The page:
Don't ever read my book then. It's a reflection of what goes on in Africa with the killing of elephants and rhinos for their tusks and horns. My animals talk and have abilities. Personally, I think animal rights have gone too far. We are, after all,
hunters and gatherers. But when I see deer attacking humans, it's time to realize we do live in an ecosystem and are part of a food chain. I eat meat.

Conda Douglas said...

Thanks for being on my blog, Joan!
Rule of thumb with cozy mysteries (what I write): You can kill adults, but never children (including teens) or pets. Why? Because the reader expects a cozy to be in some ways an easier-to-swallow read than say, a thriller. killing children or pets is difficult to pull off in a cozy. And one exception to killing adults: don't kill an old lady, unless she's evil--no murdering cookie-baking grandmas!

JoanCurtis said...

Yikes! I think what we have done to the elephant population is terrible. I, too, eat meat. I just hate to see animals used to create a viciousness in our stories when there are other ways to do so.

Thanks Suzanne and Margaret for stopping by and adding a different view.


Susan Bernhardt said...

Interesting post about animals in novels. I have never killed an animal in any of my mysteries. Only people.

Best wishes, Joan.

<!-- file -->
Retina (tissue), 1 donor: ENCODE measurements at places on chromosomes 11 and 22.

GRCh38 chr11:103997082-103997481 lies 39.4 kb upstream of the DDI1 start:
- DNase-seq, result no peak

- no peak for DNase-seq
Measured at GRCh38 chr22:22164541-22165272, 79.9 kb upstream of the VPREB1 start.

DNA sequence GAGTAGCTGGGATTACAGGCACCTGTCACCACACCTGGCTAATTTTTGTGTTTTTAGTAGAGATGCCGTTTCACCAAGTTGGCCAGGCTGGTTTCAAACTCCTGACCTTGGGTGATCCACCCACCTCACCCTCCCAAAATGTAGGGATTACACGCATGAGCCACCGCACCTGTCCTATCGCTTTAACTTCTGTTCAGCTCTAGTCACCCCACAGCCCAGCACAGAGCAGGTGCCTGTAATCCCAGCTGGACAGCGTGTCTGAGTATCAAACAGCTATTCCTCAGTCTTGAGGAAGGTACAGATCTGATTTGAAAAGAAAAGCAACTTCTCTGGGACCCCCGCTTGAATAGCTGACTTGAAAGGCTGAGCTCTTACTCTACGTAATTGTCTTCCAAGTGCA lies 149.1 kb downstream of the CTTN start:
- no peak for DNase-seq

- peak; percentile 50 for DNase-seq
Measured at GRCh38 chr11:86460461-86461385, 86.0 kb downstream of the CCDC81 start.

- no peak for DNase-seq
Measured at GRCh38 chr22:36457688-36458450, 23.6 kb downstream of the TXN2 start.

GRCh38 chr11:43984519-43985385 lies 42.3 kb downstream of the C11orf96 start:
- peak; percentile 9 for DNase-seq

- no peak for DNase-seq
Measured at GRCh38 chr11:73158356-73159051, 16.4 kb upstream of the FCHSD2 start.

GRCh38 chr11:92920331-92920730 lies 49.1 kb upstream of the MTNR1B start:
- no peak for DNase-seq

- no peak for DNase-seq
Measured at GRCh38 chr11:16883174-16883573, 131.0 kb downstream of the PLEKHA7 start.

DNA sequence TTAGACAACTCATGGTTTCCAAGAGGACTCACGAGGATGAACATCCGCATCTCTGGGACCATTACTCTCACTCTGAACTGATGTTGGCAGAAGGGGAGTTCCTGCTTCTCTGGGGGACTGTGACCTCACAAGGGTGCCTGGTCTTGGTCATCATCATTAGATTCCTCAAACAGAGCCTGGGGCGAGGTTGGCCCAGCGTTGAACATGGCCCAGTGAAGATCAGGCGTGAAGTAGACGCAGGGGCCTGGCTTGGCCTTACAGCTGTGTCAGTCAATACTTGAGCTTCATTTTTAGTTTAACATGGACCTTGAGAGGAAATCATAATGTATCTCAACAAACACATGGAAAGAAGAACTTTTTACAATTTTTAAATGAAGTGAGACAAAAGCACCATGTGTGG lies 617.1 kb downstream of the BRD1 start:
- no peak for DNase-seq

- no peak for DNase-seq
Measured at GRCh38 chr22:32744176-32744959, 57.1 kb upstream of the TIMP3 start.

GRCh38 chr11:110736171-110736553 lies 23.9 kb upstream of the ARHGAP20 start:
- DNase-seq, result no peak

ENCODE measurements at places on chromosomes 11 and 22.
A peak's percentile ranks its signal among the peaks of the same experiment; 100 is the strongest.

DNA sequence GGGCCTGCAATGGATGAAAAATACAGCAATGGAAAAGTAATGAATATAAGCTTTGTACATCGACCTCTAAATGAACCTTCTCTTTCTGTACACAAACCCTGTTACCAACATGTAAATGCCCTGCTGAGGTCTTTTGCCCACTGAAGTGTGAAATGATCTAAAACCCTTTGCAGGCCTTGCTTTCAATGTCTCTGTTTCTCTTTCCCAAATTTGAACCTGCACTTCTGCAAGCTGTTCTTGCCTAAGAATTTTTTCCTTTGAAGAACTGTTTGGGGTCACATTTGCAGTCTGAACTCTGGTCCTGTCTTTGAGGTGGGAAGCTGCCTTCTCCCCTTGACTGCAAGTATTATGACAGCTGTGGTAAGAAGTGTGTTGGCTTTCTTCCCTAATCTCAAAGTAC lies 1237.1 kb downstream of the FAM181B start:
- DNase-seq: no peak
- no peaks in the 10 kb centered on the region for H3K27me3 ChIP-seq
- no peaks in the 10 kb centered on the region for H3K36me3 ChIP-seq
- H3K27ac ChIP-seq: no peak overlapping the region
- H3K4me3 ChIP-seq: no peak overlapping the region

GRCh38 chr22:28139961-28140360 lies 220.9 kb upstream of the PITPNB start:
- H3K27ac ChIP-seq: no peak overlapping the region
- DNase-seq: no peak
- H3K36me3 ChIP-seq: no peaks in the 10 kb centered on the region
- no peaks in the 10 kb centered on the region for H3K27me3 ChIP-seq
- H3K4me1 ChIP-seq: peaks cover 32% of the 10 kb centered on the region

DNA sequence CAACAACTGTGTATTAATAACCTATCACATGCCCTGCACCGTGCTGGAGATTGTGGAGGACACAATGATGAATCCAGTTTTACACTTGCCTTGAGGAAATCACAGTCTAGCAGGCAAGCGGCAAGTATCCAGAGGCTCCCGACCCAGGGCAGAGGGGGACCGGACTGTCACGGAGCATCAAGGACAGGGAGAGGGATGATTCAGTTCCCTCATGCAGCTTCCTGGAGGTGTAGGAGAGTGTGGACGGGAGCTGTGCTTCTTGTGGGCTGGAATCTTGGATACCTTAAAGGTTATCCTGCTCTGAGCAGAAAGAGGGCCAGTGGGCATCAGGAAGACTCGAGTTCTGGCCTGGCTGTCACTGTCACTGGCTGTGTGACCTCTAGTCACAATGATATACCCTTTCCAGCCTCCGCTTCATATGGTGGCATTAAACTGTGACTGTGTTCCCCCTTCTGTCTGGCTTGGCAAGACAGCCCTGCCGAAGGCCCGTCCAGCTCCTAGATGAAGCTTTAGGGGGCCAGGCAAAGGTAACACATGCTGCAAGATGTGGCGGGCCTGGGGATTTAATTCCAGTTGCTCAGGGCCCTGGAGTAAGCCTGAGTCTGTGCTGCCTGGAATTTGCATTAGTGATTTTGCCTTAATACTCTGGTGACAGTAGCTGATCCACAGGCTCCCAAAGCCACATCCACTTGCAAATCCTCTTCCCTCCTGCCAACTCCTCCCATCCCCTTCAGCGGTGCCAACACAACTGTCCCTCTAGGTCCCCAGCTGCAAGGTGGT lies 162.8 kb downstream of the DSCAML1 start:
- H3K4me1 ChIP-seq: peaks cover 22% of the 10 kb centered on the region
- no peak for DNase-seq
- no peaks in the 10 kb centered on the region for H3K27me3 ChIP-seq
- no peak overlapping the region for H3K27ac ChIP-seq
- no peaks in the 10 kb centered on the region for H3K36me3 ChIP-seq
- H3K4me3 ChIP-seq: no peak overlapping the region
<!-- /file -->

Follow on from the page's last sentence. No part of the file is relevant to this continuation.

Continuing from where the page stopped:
Heath Greenis said...

Animals are characters. They serve a purpose. Sometimes to give a human a sensitive side. Would I kill one in a book? You'll have to read my books to find out. : )
Being an animal lover, I have critters in my books. Can't imagine my life with out a canine fluff ball.
Heather G - The Natasha Saga

Heath Greenis said...
This comment has been removed by the author.
Marsha said...

Joan, I've only had pets in one of my books. It was sort of an accident. Once they were there, you can't ignore them. They have to be fed and cared for. When the villain breaks in to do harm to my heroin's parents, he kicks the dogs and locks them in a closet. I have to tell you writing that scene was so rough. :( But the pups were there, I couldn't disappear them. I write romantic suspense and regularly kill off people, but hurting the pups really bothered me. Interesting post with interesting comments. I'll share. :)

Kathy McIntosh said...

Great photo of the cat! I have enough trouble killing off people in my humorous suspense novels, let alone animals! As you pointed out, love of animals can humanize even the most vile of characters. Good post.

JoanCurtis said...

Hey Marsha, in my upcoming release, my heroine has two cats. Something (I can't tell you what) happens to one of them. It causes the heroine lots of stress, but people who know me know all will end well :-)

Yes, I think animals are like characters. I like that comment.

This has been fun!

Conda Douglas said...

I'd say that not only are they like characters, many times they are characters--even in real life! Bark the rat terrier in my Starke Dead series is closely based on my rat terrier! I think that's part of the reason it's difficult to kill animals in books, because they're like humans only usually better!

Julie Eberhart Painter said...

I agree to not giving animals in novels a "voice." As I began your post, I thought of Garth's brilliant book and was gratified to see you included it in the exception.

All but one of my ten published novels has an animal character. They often reflect the main character's moods: needy, happy, frightened,etc.

Conda Douglas said...

Julie, like you, I often dislike novels where the pets are a human-like character. I prefer my dogs to be dogs.